The content of wood flour had a great influence on the morphology of geopolymer-based composites. Low-WF geopolymer composites (FWGC-1) were observed to be primarily composed of partially reacted FA particles bonded by the geopolymer gel on their surface. Shorter needle-shaped crystals (mullite crystals) with approximately homogeneous distribution in the geopolymer gel are shown in Fig. 3f. In addition, less pores appeared in the geopolymer matrix than in that of the pure FA geopolymers. Remarkably different structures were observed in the SEM images of the FWGCs with high percentages of WF (Figs. 3g through 3i). A great amount of unreacted FA spheres with a low level of geopolymerization aggregated together were partially attached on the WF surface. Meanwhile, the typical morphology of WF and the interface with the geopolymer matrix could not be observed. A rough and discontinuous surface of WF was detected, especially in the Fig. 3i, due to WF degradation caused by the alkaline condition, as evident in the SEM micrograph images.

Fig. 3. SEM and Si/Al ratio of the FWGCs

The microstructures of FWGCs at different curing times (0 d, 7 d, and 28 d) are also depicted in Fig. 3. The content of mullite crystals observed in the FWGC-0 was augmented by prolonging the curing time, which revealed the presence of a denser structure. Nevertheless, the crystalline shape of mullite remained almost the same with different curing times, which was in agreement with the XRD results.

Effects on Geopolymerization

The degree of geopolymerization can be noticeably affected by the Si/Al ratio, as established previously (Pimraksa et al. 2011). In this study, an EDS analysis was used to determine the Si/Al ratio of the geopolymer matrix produced. The values of the Si/Al ratio (element weight percentage) in typical FWGCs are shown in Fig. 3. As expected, the Si/Al ratio in FWGC-0-28 was higher than that in FWGC-1-28, which indicated better polymerization of the geopolymer in the pure FA geopolymer. However, the typical amorphous geopolymer area was almost impossible to observe as the WF content increased (Figs. 3g through 3e). The Si/Al ratio of the specimens obtained after curing for 0 d, 7 d, and 28 d are presented in Fig. 3. A growing degree of geopolymerization was evidenced by the increasing value of the Si/Al ratio.

Effects on Wood-geopolymer Interface

The results of the SEM-EDS analysis of the interface between WF and the geopolymer matrix are shown in Fig. 4. In the FWGCs with low WF content (FWGC-1-28), WF was bound by the geopolymer gel, and the wood vessels were filled with the geopolymer. The WF surface (Figs. 4a through 4b) and the pit border of WF (Fig. 5c) were attached by the geopolymer, indicating the existence of bonds between the WF and the geopolymer matrix. The occurrence of bonding was also implied by the wood pits being filled with geopolymer gels, as observed in Fig. 5b. To better understand the bonding mechanism between the WF and the geopolymer matrix, further research is needed to obtain more details. In the EDS results, the Si/Al ratio continuously increased from the WF surface (Spectrum 1) to the geopolymer matrix (Spectrum 3) with small differences, suggesting unnoticeable degradation of WF when the WF content was low in the FWGCs.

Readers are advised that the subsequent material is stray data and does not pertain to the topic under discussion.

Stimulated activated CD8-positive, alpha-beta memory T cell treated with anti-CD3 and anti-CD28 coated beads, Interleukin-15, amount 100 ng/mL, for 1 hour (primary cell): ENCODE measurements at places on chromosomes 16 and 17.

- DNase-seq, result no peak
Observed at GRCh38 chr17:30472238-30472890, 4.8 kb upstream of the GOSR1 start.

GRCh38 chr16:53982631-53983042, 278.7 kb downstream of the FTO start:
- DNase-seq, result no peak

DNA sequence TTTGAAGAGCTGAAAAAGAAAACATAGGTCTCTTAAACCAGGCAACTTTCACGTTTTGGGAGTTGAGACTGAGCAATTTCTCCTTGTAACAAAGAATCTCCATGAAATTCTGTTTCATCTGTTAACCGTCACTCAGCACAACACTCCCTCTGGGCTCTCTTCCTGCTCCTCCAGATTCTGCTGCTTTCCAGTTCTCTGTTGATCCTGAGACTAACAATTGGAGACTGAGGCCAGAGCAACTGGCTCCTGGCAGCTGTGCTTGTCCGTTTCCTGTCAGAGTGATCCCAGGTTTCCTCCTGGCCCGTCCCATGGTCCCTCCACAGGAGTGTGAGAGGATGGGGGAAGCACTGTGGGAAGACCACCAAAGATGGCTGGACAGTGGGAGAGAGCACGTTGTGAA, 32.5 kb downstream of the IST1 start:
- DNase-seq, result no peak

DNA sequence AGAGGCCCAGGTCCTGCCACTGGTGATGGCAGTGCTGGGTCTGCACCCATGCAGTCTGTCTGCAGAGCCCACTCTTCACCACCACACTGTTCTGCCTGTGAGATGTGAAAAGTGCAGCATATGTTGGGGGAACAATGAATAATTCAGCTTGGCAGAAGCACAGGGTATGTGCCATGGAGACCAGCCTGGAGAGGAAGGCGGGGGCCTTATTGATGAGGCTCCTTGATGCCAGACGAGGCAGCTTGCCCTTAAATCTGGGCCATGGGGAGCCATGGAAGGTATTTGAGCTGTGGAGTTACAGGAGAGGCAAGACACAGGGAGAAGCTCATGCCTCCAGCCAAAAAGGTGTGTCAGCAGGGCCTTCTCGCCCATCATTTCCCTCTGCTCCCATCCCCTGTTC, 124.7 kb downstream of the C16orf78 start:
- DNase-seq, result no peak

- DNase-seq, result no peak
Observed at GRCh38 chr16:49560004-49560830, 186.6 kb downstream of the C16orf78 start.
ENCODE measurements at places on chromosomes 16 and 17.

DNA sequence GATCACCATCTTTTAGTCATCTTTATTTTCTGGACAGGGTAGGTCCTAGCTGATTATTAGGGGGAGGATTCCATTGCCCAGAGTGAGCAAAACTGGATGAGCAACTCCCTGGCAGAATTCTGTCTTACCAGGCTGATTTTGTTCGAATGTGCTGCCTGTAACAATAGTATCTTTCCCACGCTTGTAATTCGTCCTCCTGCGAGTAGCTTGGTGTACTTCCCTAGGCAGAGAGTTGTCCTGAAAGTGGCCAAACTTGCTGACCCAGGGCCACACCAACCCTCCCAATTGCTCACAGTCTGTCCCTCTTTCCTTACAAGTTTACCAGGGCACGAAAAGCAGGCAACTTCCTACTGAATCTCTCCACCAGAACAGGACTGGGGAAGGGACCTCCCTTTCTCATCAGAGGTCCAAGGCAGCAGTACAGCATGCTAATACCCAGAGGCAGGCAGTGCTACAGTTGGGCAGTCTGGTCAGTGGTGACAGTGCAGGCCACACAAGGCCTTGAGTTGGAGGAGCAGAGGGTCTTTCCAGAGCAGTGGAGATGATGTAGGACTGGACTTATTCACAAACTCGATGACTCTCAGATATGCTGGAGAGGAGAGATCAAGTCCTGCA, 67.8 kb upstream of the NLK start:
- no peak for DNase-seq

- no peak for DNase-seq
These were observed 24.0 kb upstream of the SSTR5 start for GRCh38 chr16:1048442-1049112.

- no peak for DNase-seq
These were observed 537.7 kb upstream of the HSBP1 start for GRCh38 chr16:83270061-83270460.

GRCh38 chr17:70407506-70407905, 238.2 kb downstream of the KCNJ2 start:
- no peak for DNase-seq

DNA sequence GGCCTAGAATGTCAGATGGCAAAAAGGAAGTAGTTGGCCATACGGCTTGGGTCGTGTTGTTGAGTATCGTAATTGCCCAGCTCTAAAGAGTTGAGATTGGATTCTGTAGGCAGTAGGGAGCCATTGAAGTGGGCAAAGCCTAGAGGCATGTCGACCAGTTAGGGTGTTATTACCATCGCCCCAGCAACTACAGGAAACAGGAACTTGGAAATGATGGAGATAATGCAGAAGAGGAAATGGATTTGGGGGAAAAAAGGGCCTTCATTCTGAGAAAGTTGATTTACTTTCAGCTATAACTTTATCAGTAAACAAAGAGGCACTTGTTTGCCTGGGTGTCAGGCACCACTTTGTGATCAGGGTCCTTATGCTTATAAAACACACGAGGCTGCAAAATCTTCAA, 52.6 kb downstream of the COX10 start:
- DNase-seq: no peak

Fig. 4. SEM and EDS images of the interface of geopolymer composites: (a and b) FWGC-1-28 and (c and d) FWGC-15-28

Fig. 5. SEM of pits in the geopolymer composites: (a) FWGC-15-7 and (b-c) FWGC-5-7

The common figure of the FWGC-15-28 specimens (high WF content) is shown in Figs. 4c through 4d, where the differences from low-WF FWGCs can be seen. In the FWGC-15 specimens, the degradation of WF is obvious in Fig. 4c. Moreover, it is noteworthy that a large quantity of unreacted FA spheres can be observed in Figs. 3g through 3e and Figs. 4c and 4d, as well as in the wood pits unfilled with geopolymer matrix (Fig. 5a), which were the evidence of the inadequate geopolymerization caused by the insufficient activation of the FA. Unreacted or partially reacted FA spheres were detected on the WF surface with a large space in the interface, indicating the weak bonding between WF and the geopolymer at a high WF content. In addition, a relatively high Si/Al ratio was detected in the WF (Spectrum 1), followed by the WF at the interface (Spectrum 2), and then the region of the geopolymer matrix (Spectrum 3), which can be explained mainly by the Si species absorption of sodium silicate from WF.

Effects on Mechanical Properties

The WF contents exerted a negative effect on the density of FWGCs (Fig. 6). The relationships between the density and the mechanical strength (compressive strength and flexural strength) of the FWGCs are shown in Figs. 7a and 7b, respectively. The shapes of both obtained fit curves of the mechanical strength were similar to a parabola caused by the increasing density of the FWGCs. The augmented density of the obtained composites resulted in a greater mechanical strength.